Votive offerings are multiply efficacious: they fulfill promises, pay debts, express gratitude, bear witness, document and memorialize, strengthen faith, and mediate discursive exchanges between votaries. Some offerings tend more to one function than another, and many combine functions in various configurations. A collection of votive offerings relates a history of misfortunes, but the suffering, despair, vulnerability, and tragedy are ultimately redirected toward the happy endings afforded by miraculous intervention. Unlike the iconography of Christ, which fosters toleration of suffering through empathetic identification, petitionary devotion subordinates suffering to the miracle of alleviation. Votive offering transforms a community’s trials into success stories conducive to perseverance through faith. The offerings also aspire to a sense of permanence or at least longevity, to memorializing the fleeting miraculous moment in an enduring document or object. Such phrases as "for perpetual memory" and "I leave the miracle painted for memory" evidence an intent to objectify the miracle so that it will endure and be reactivated, in effect, by the perception of devotees who view its representation. A miracle remedies the out-of-control situation, the offering objectifies a sense of closure, and one’s faith in the image’s ongoing vigilance makes the remedy seem permanent. The votive offering serves as a kind of insurance, or assurance, that the positive change will endure.3
- 1. For other examples of hair and braid offerings, see George M. Foster, Tzintzuntzan: Mexican Peasants in a Changing World (New York: Elsevier-New York, 1979), 235-236; Luis Mario Schneider, Cristos, Santos y Vírgenes: santuarios y devociones en México (Mexico City: Grupo Editorial Planeta, 1995), 20; and Frank S. Edwards, A Campaign in New Mexico with Colonel Doniphan (Albuquerque: University of New Mexico Press, 1996), 24, where a mid-nineteenth-century narrative of a military campaign notes what appear to be hair offerings in Santa Fe. For examples in other regions and periods, see G. J. Tassie, "Hair-Offerings: An Enigmatic Egyptian Custom," Papers from the Institute of Archaeology 7 (1996): 64; Lynn R. LiDonnici, The Epidaurian Miracle Incriptions: Text, Translation and Commentary (Atlanta: Scholars Press, 1995), 41 and 44; and R. C. Finucane, The Rescue of the Innocents: Endangered Children in Medieval Miracles (New York: St. Martin’s Press, 1997), 14.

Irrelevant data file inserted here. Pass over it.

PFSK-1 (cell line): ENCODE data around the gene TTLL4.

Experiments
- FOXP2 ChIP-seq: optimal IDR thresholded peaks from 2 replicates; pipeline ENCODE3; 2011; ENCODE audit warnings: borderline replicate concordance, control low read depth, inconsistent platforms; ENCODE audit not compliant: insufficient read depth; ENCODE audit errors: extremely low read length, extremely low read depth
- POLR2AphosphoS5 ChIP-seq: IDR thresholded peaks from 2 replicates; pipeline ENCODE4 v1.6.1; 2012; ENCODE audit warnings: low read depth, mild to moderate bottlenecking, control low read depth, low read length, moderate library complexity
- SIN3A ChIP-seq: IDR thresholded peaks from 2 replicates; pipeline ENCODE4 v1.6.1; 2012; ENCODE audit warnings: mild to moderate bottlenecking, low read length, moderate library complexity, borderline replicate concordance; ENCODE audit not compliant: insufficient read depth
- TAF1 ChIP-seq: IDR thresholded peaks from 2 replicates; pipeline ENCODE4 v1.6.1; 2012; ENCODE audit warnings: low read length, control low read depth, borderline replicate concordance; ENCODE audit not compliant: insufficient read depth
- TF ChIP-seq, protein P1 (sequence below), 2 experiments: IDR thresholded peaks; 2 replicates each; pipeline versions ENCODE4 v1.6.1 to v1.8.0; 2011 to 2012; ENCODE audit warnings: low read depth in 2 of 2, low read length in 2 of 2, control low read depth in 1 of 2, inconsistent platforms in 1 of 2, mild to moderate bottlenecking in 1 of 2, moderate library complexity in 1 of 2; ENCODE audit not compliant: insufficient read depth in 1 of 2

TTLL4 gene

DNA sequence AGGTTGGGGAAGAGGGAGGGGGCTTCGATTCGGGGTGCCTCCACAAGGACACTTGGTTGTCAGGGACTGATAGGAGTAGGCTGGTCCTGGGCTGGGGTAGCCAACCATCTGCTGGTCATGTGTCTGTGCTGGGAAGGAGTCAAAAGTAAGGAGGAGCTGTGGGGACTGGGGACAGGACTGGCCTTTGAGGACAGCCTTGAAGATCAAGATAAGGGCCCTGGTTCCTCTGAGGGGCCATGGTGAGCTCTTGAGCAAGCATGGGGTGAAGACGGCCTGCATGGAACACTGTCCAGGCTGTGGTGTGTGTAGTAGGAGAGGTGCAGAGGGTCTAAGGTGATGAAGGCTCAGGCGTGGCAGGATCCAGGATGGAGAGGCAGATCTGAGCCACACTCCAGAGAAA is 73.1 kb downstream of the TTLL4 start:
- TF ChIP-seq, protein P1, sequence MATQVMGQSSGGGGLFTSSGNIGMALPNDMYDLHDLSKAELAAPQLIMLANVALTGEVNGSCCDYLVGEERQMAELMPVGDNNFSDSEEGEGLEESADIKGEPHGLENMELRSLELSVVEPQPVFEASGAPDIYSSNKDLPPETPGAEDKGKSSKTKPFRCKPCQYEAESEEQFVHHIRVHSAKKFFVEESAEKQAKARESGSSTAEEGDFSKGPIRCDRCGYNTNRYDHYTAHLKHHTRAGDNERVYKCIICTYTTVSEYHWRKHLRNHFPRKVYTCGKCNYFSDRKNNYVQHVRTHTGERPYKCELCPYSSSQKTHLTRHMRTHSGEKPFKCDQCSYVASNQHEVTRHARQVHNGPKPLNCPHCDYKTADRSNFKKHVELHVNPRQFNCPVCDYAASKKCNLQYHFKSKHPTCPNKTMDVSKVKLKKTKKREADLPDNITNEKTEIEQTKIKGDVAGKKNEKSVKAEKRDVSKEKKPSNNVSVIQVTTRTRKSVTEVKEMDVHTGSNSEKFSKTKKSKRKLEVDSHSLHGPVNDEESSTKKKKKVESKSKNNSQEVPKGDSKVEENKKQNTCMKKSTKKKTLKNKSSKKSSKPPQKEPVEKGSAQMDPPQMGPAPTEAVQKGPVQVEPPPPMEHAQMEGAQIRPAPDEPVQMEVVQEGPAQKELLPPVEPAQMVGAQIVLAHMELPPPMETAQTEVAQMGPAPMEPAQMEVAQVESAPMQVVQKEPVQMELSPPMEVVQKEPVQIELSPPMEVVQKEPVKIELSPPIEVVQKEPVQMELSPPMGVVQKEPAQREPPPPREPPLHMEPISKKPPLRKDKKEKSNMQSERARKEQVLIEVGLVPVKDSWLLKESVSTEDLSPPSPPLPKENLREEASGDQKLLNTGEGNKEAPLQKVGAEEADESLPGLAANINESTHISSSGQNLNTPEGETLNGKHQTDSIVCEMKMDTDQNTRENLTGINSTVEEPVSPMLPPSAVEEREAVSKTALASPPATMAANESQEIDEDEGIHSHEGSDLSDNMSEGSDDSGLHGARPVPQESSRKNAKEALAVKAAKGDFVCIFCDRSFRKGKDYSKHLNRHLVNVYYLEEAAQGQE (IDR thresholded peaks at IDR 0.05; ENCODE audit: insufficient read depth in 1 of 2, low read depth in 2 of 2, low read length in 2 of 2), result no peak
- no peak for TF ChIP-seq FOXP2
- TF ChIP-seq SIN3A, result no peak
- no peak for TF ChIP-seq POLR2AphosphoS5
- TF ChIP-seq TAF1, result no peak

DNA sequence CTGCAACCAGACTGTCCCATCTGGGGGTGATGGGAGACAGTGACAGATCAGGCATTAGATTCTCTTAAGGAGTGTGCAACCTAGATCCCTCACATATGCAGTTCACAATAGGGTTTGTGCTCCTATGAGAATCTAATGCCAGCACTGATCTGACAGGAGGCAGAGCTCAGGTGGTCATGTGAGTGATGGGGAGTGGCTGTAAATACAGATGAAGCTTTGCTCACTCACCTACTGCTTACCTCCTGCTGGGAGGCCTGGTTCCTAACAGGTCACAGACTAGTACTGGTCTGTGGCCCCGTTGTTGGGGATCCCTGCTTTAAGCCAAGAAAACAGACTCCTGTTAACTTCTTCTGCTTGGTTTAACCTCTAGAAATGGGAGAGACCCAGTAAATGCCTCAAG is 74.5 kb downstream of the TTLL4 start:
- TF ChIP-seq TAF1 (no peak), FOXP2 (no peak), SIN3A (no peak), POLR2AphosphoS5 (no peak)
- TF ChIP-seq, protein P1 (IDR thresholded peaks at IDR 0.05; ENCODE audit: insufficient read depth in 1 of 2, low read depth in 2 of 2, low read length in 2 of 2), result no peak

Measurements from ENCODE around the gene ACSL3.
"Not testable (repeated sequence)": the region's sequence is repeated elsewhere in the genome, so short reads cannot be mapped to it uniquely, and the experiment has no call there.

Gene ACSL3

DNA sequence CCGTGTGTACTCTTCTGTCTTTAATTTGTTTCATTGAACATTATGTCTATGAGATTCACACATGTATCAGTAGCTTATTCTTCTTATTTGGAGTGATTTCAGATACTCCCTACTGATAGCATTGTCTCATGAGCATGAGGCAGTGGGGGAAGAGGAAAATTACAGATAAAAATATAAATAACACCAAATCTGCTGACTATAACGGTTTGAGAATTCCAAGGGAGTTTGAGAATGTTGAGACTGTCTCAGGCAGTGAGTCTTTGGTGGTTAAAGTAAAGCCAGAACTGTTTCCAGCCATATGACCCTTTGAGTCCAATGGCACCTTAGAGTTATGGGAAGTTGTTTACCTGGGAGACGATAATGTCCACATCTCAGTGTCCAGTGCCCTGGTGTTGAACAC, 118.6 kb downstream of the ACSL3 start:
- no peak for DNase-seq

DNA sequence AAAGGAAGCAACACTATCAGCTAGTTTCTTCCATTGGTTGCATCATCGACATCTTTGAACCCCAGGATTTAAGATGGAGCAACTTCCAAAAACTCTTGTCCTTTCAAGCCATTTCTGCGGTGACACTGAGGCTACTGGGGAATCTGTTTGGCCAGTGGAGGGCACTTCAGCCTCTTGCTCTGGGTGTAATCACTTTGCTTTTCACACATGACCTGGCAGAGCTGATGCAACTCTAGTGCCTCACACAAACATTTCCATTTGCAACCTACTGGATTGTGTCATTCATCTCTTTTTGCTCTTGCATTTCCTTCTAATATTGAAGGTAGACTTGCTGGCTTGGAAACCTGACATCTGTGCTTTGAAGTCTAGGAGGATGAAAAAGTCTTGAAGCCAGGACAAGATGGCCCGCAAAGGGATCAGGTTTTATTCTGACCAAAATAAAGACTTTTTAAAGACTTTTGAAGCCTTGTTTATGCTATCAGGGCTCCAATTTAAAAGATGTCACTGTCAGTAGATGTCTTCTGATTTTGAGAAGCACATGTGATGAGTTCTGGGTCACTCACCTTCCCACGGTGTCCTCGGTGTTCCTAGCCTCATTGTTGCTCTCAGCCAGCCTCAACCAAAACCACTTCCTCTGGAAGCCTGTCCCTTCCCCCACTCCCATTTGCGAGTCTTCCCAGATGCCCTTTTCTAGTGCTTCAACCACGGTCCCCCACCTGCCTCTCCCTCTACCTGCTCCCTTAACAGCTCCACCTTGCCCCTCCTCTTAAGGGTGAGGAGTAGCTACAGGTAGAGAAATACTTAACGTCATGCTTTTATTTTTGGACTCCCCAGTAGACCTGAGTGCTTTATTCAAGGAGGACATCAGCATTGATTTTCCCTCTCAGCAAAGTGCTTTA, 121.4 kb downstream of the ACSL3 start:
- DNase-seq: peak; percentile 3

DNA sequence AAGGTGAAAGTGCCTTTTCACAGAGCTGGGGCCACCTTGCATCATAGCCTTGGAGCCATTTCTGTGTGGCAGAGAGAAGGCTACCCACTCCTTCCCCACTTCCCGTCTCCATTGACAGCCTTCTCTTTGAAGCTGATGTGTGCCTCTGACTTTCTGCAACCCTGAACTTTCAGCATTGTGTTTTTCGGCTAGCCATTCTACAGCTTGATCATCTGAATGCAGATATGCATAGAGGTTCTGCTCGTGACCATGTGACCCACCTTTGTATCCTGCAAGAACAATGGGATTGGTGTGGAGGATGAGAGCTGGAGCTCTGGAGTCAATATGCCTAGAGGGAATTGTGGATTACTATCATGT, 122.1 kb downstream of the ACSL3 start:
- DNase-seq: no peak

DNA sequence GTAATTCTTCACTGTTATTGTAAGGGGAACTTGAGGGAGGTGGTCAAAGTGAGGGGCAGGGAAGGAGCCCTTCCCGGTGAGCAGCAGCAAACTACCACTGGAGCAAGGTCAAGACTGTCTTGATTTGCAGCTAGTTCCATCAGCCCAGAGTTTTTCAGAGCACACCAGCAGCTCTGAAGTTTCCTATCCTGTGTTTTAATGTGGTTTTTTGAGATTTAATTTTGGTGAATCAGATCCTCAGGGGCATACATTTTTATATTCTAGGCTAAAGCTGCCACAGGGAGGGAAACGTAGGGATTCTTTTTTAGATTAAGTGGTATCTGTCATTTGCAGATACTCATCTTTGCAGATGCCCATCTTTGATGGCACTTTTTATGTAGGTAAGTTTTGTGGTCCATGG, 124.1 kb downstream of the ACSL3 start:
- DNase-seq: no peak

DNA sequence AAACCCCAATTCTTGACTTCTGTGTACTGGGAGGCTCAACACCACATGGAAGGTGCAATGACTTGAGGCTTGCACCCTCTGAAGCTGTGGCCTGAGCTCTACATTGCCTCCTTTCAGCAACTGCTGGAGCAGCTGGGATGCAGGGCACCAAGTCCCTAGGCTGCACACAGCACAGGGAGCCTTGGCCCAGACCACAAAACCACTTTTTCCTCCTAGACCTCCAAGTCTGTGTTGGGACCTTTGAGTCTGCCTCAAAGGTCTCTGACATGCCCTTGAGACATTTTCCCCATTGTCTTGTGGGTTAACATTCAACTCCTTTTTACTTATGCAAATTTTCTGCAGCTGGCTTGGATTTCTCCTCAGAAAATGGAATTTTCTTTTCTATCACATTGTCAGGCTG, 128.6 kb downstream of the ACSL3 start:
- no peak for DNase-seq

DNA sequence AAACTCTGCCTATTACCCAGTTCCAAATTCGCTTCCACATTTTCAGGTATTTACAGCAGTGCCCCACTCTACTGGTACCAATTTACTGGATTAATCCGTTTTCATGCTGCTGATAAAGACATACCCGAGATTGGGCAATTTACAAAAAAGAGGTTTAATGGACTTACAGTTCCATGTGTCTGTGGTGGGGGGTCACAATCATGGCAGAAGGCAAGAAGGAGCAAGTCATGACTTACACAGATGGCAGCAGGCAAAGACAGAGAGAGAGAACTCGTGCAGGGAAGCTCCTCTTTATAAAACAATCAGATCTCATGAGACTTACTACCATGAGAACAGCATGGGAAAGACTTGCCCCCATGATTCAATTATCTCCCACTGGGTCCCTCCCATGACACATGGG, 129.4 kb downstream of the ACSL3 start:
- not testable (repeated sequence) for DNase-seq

The first quoted passage is in José Velasco Toro, De la historia al mito: mentalidad y culto en el Santuario de Otatitlán (Veracruz: Instituto Veracruzano de Cultura, 2000), 150. Regarding first-fruit offerings in a related context, see Hugo G. Nutini, Todos Santos in Rural Tlaxcala: A Syncretic, Expressive, and Symbolic Analysis of the Cult of the Dead (Princeton: Princeton University Press, 1988), 181, where first fruits are "an entreaty and a reminder to the dead to watch over the crops."
The quoted Greek phrase is from David D. Leitao, "Adolescent Hair-Growing and Hair-Cutting Rituals in Ancient Greece: A Sociological Approach," in Initiation in Ancient Greek Rituals and Narratives: New Critical Perspectives, ed. David Dodd and Christopher A. Faraone (London: Routledge, 2003), 111.
Votaries also make umbilical offerings in gratitude for childbirth, especially in Chalma. Regarding umbilical cuttings see Alicia M. Barabas, Dones, duenos y santos: ensayo sobre religiones en Oaxaca (Mexico City: Instituto Nacional de Antropología e Historia, 2006), 175; and Victor Turner and Edith Turner, Image and Pilgrimage in Christian Culture: Anthropological Perspectives (New York: Columbia University Press, 1978), where plate 5 (see page 55) shows strips of cloth, some with umbilical cuttings, on exposed tree roots on a pilgrimage route. See also Paul Cassar, "Medical Votive Offerings in the Maltese Islands," Journal of the Royal Anthropological Institute of Great Britain and Ireland 94, no. 1 (1964): 2, where votive offerings include kidney stones, swallowed objects, and other things removed from organs.
See Karina Jazmín Juárez Ramírez, Exvotos retablitos: el arte de los milagros (Guanajuato, Mexico: Centro de las Artes de Guanajuato and Ediciones Rana, 2008), 24; and Viktor Gecas, "The Social Psychology of Self-Efficacy," Annual Review of Sociology 15 (1989): 310
For overviews of votive offerings in other regions and periods, see Francisco de Florencia, Origen de los dos celebres santuarios de la Nueva Galicia, obispado de Guadalaxara, en la America septentrional (Zapopan, Mexico: Amate Editorial, 2001), 133-137; van der Velden, Donor's Image, 213-222; LiDonnici, Epidaurian Miracle Inscriptions, 42-44; and Mercedes Cano Herrera, "Exvotos y promesas en Castilla y León," La religiosidad popular, vol. 3, Hermandades, romerías y santuarios, ed. Carlos Alvarez Santaló, Maria Jesús Buxó i Rey, Salvador Rodríguez Becerra (Barcelona: Editorial Anthropos; Sevilla: Fundación Machado, 1989), 392-395.